5 EdTech Tools in 5 Minutes: Episode 7

It’s that time again: time for the next episode of 5 EdTech Tools in 5 Minutes.  Normally I feature 5 edtech tools, but this month I decided to do a spin on the normal screencasts.

This episode features 5 edtech books to read this summer! I won’t be creating a new episode in June or July, so I thought I’d share some of my favorite edtech books and some books on my own to read list.

5_in_5This episode features the following books:

  1. Untangling the Web
  2. Web 2.0: How-To for Educators
  3. Flip Your Classroom
  4. Out of Our Minds: Learning to be Creative
  5. Digital Leadership: Changing Paradigms for Changing Times

For the videos, the Prezi, Diigo links to all the books featured in the episodes and more, visit my website. If you don’t want to miss another episode, subscribe to the iTunes podcast channel here.

Tech To You Later!
Katie

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Lessons in Education from Steve Jobs

In one of my graduate courses, I had to pick a leader and read a biography about them. Since the name of my game is technology in education, I decided to go with someone in the technology field. I thought Steve Jobs was a good choice, and I’m glad I went with him.

Aside from knowing he was a creative genius, I really knew nothing about him.  Walter Isaacson could not have painted a clearer picture in his biography Steve Jobs.  Whether you’re an Apple or PC fan, I highly recommend the book to anyone interested in technology.  Not only does the book cover Jobs’ life, but it’s almost like a history of technology too (in part because Jobs had such a big hand in many groundbreaking developments).

Cover of Steve Jobs by Walter Isaacson

Cover of Steve Jobs by Walter Isaacson

Aside from being an interesting account of the development of computers, other technology and Jobs’ life, there are also many lessons educators can take away from Jobs’ examples (Avoiding his narcissistic and mercurial outbursts, of course!).  I’ll leave you with two of my favorite takeaways from the book.

Adam Bellow suggests in his ISTE 2013 Keynote that schools should be more like start up companies.   Jobs is the perfect example of a risk taker through his start up efforts.  Not everything he tried worked out, but he learned from his (and companies’ ) mistakes.  He wasn’t afraid to take risks, and teachers and students shouldn’t be afraid to take risks either.  When students are afraid to take risks, they become too afraid of getting the wrong answer.  When teachers are afraid to take risks, they become too afraid to try new things in their classroom with students.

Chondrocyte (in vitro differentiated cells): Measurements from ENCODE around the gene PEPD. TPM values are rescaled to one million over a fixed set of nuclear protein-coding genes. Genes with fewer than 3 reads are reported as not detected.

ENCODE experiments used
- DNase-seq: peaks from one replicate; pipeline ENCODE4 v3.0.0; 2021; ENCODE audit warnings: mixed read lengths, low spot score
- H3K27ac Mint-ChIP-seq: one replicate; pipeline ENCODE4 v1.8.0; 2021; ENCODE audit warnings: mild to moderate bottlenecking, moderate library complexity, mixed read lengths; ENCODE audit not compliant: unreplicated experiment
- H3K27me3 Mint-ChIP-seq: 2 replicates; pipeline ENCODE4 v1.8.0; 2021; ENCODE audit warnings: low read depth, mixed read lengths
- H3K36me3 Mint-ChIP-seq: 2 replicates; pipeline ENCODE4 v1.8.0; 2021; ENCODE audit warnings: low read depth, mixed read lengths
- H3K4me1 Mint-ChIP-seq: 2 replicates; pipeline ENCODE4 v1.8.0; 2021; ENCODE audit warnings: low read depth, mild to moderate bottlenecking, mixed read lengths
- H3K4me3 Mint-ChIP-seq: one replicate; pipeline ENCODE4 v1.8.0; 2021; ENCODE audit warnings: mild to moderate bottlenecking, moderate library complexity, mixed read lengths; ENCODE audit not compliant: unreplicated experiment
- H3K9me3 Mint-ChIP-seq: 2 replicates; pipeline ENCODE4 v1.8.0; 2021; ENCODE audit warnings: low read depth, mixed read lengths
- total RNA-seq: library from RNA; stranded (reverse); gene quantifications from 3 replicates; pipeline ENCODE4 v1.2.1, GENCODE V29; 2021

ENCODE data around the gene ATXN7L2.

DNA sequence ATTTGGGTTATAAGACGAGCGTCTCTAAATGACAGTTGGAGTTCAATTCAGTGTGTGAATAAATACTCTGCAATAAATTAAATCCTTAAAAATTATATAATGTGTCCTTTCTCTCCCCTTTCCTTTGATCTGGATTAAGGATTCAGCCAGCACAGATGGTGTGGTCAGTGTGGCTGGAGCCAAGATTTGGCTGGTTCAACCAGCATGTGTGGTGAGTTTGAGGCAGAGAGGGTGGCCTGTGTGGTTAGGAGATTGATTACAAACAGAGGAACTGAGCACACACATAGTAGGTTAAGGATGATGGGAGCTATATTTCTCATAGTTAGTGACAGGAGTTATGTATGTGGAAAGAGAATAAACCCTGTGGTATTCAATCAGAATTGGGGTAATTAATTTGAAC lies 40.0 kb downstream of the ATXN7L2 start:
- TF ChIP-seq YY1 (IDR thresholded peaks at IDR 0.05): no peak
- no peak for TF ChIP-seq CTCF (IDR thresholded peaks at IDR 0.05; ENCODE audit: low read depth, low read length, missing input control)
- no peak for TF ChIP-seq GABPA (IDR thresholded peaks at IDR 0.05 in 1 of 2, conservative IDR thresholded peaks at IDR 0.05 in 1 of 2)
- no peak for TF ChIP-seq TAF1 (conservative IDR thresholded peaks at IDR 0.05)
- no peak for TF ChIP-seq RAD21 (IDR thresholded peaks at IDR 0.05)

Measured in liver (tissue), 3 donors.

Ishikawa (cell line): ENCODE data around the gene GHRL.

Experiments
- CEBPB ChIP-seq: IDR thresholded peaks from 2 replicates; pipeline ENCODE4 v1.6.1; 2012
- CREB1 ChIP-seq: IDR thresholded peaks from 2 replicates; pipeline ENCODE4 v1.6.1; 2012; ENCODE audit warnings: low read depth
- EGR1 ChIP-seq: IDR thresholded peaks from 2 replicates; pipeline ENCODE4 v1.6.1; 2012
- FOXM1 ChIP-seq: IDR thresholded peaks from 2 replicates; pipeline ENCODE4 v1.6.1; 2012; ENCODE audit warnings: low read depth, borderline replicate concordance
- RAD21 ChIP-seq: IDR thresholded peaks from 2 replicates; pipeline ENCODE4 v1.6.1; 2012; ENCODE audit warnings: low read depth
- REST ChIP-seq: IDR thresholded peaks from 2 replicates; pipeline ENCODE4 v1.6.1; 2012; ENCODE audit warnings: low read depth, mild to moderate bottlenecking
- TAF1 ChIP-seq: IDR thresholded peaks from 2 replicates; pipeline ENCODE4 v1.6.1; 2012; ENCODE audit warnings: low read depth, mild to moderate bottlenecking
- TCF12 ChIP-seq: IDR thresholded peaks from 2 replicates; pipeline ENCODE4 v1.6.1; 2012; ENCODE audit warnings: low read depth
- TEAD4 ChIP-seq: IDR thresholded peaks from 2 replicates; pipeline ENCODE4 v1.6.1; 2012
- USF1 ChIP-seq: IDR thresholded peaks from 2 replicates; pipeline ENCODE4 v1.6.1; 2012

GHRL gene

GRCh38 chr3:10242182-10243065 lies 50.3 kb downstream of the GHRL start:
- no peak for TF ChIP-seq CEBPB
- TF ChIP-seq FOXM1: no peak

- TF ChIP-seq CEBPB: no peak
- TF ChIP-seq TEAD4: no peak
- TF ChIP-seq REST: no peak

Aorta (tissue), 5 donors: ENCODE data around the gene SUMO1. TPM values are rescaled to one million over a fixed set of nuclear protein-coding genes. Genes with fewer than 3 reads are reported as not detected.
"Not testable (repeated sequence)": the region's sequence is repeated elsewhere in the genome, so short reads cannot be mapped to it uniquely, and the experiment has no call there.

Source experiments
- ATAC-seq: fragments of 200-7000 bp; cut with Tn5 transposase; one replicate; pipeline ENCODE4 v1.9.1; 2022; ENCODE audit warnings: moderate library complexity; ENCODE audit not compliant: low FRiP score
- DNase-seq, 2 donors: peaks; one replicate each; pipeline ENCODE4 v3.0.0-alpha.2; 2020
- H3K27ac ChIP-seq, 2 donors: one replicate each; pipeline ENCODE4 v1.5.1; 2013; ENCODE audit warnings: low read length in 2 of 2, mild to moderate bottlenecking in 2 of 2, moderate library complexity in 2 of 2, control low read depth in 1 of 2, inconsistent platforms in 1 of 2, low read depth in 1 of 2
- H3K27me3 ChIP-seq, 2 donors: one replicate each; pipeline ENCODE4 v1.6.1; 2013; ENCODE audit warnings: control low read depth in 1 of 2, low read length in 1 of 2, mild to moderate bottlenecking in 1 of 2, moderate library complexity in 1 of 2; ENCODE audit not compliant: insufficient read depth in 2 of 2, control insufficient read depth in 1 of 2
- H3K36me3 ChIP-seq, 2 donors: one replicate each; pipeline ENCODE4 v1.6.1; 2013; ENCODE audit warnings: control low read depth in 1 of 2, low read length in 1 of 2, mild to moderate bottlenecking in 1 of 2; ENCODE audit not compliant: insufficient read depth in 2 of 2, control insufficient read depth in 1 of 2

Jobs often said that he did not conduct consumer research because consumers did not know what they wanted until Apple showed them what they needed.  As educators, we must find a way to constantly stay ahead of the curve by anticipating what our students will need; they’re relying on us to prepare them for their future. We must give them the skills they will need to change the world.  We must teach them to Think Different.

Here’s to the crazy ones. The misfits. The rebels. The troublemakers. The round pegs in the square holes. The ones who see things differently.  They’re not fond of rules. And they have no respect for the status quo. You can quote them, disagree with them, glorify or vilify them. About the only thing you can’t do is ignore them. Because they change things. They push the human race forward. And while some may see them as the crazy ones, we see genius. Because the people who are crazy enough to think they can change the world are the ones who do.  -Apple’s Think Different advertising campaign

What did you take away from Isasscon’s Steve Jobs?

Tech To You Later!
Katie